This is a tough one to illustrate, but the way the drums are pumping against each other in "So What, Don't You" is a good example of this: one's space pumps the other's accent. It's even more subtle on "River Highways Intro." They say the devil lives in the details. I think this also means the beauty lies in the subtlety.
Use Any Means Necessary
This tip comes from everywhere. Remember when everyone was shocked that Madlib used the Sp-303 for an entire album? Or when Matthew Herbert used only samples from his body, or Dave Aju used only his voice? In the end, it's all about originality. By any means necessary.
I love the way Madlib put it: "If I've got to, I'll hook my shit up to the TV." I love it!
I think one of the best moments was watching The 45 King sing his hi-hat part into his phone for his Rhythm Roulette piece. That and the day I asked Howie B what was the equipment he needed to take on the road with him. I think he was recording in China, and I was thinking he'd say some mic or compressor, something essential. Badass that he is, he just leaned way back and pointed his thumbs at his chest. He's the essence. You are your own limit. Not the equipment you don't have. Not the studio or skills or money or fame. YOU! Sample from Twitter. Who cares so long as you flip it nice.
To give an example, there are samples of Jake the Dog's real father from Adventure Time in "Soft Translation." I sampled these with my phone's voice recorder. I was playing the cartoon on my laptop. I emailed the samples to myself and converted them with Sound Forge.
EQ your Damn Samples
This one goes out to Cristobal. EQ your damn samples! Take out that rumbly ass low frequency content and leave some room for the kick and bass line. Sometimes I can hear myself stomping around the room in some samples. It's just sub bass, but it doesn't need to be in there. Shelf that shit!
I do this with nearly all my samples. Immediate example: all three of the first sounds in "Soft Translation" have hard low cuts on them. All between 180-200hz.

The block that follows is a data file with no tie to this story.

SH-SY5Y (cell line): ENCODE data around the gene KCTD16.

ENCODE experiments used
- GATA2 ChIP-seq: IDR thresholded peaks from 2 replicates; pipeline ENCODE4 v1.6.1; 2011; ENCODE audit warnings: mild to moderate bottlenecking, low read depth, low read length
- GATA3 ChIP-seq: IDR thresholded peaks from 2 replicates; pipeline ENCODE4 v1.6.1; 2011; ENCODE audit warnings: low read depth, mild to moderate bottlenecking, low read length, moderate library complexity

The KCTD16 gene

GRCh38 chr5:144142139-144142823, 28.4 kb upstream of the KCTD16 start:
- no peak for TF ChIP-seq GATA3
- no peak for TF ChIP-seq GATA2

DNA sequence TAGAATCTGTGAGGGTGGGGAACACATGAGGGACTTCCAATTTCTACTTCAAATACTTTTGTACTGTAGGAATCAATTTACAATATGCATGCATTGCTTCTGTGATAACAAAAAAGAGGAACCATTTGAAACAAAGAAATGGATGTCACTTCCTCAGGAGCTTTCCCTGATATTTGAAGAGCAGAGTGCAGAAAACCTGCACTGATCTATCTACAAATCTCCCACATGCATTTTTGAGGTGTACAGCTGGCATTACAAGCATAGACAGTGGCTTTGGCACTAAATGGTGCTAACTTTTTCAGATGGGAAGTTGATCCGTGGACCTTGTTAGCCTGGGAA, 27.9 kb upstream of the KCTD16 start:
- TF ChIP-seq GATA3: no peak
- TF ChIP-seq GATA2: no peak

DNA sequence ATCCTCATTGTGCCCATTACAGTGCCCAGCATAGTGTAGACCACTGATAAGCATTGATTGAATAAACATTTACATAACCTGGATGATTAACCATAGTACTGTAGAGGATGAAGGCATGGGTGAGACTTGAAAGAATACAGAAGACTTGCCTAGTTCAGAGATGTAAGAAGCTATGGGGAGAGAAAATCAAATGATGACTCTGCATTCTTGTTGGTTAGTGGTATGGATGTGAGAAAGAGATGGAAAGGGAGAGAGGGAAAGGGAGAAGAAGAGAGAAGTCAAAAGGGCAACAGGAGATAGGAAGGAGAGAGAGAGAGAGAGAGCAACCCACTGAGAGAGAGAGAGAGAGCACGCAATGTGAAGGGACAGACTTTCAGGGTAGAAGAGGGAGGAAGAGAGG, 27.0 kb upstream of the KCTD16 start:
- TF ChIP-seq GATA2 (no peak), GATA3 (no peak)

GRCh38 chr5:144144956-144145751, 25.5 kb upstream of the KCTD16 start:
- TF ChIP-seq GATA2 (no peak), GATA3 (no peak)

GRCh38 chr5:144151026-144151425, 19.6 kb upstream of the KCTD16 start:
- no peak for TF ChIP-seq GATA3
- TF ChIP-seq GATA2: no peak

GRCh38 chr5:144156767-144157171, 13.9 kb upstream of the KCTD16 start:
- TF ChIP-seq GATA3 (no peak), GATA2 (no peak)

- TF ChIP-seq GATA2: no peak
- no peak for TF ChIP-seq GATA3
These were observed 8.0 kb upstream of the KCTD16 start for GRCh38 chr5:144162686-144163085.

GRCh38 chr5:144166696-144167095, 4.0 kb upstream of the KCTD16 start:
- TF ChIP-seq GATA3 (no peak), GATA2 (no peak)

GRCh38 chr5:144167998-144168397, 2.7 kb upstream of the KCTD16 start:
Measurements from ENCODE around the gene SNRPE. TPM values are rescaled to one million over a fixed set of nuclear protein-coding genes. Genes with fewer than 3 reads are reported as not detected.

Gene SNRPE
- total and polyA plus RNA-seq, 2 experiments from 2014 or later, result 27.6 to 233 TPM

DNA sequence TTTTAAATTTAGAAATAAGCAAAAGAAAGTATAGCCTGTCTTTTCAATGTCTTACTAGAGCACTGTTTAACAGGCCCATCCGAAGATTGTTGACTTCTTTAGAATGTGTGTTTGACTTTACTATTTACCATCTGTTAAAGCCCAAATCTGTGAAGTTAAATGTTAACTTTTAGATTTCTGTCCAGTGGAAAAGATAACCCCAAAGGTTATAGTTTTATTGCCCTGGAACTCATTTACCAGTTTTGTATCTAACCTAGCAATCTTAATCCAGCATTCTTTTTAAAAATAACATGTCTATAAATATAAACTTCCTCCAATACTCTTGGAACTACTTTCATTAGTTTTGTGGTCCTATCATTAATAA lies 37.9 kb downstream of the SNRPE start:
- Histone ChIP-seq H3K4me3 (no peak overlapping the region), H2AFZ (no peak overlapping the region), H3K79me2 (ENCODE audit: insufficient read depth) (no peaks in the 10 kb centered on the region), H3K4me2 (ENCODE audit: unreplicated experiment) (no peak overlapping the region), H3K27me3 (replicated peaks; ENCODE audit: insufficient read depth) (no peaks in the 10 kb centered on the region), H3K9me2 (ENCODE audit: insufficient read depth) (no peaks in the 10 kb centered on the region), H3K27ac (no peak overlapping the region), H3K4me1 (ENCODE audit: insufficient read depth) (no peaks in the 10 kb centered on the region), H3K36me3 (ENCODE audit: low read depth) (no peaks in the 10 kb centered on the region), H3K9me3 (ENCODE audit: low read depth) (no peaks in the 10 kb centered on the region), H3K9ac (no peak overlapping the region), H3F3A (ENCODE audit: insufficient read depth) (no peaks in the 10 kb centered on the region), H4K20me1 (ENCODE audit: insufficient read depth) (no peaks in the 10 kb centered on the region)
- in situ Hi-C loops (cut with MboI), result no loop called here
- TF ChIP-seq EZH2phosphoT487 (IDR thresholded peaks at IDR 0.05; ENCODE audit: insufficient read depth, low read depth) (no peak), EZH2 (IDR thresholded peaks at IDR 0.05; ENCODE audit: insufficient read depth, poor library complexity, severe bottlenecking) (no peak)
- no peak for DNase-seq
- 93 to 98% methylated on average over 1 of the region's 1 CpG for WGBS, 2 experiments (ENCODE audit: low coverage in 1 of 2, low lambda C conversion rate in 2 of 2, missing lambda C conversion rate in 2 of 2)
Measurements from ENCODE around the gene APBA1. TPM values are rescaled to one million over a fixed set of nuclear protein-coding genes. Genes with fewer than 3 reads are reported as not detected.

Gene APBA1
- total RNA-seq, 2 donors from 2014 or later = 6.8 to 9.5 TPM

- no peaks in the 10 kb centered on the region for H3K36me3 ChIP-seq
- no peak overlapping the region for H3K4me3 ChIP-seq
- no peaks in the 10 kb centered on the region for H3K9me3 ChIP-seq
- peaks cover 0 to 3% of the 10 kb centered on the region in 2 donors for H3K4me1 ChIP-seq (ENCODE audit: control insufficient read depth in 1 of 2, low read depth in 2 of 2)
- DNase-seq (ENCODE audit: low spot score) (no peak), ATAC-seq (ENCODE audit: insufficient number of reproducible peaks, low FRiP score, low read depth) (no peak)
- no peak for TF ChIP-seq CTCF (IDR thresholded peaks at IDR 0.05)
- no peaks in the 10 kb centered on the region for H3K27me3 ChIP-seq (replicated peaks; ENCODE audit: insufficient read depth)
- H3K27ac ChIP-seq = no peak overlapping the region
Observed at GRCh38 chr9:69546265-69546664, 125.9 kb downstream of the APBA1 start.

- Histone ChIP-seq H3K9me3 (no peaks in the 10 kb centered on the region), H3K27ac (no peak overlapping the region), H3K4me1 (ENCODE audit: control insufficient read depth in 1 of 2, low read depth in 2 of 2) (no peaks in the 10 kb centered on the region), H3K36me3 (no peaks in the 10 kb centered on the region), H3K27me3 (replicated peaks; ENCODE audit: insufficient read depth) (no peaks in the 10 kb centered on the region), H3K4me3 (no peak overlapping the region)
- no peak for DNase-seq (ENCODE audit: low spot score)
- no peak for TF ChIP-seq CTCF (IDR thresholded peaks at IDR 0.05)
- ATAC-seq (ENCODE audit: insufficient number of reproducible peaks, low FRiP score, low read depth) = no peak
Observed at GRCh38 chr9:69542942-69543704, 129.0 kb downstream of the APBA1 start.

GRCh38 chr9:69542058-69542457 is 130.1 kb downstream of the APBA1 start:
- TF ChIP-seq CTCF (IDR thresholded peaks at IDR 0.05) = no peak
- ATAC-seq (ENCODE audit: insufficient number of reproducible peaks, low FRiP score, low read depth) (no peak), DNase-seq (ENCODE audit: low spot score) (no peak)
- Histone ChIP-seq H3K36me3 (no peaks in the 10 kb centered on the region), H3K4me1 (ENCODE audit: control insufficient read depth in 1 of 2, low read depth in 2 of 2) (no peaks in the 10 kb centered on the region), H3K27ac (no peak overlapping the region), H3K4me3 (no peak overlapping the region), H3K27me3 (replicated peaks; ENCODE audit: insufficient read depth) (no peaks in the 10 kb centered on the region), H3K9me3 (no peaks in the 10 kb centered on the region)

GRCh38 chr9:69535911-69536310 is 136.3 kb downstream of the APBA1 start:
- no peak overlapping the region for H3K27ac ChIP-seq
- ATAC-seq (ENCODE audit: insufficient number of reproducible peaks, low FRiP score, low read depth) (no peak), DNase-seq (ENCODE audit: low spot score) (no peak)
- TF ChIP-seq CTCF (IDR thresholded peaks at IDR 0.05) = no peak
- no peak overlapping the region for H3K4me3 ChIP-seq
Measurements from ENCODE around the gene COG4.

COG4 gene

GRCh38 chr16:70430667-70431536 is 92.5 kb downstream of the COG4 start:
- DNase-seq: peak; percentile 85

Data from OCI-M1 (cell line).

There is Something in Everything
Remember this: there is something in everything.
I have friends who listen to a part of a terrible record, terrible music, and say, "Nope, nothing in there." But honestly, that's where I find some of my best stuff: in the worst records. There'll be some gems hiding in there. Maybe I'm wasting my time listening to garbage, thinking, "I should never have wasted my money on this," and BAM, there is it, the golden moment. And maybe it's just a snare that I end up using all the time.
I don't like to name my samples normally, but for show, there's a horn/siren sound in "He Frank" that I found on a Tomita record. It's looped and pitched and basically unidentifiable, so I think I'm doing it justice. But yeah, that record is beautiful, but not something I would normally sample. And somehow this simple little line with noise became the main horn/siren in this song.
Make it Your Own
Follow the footsteps of the originals. Do like Delia Derbyshire, Pierre Henry, and Pierre Schaeffer. Slow it down. Speed it up. Play it backward. Play four together and make a chord. Change the volume envelope. Filter it. Ring modulate it. Bounce it to tape. Loop it. Play it through an amp and mic it. Whatever. Make it your own.
For example, there are some Brazilian samples in the bridge of "Braineater Returns" that have been reversed and chopped and pitched.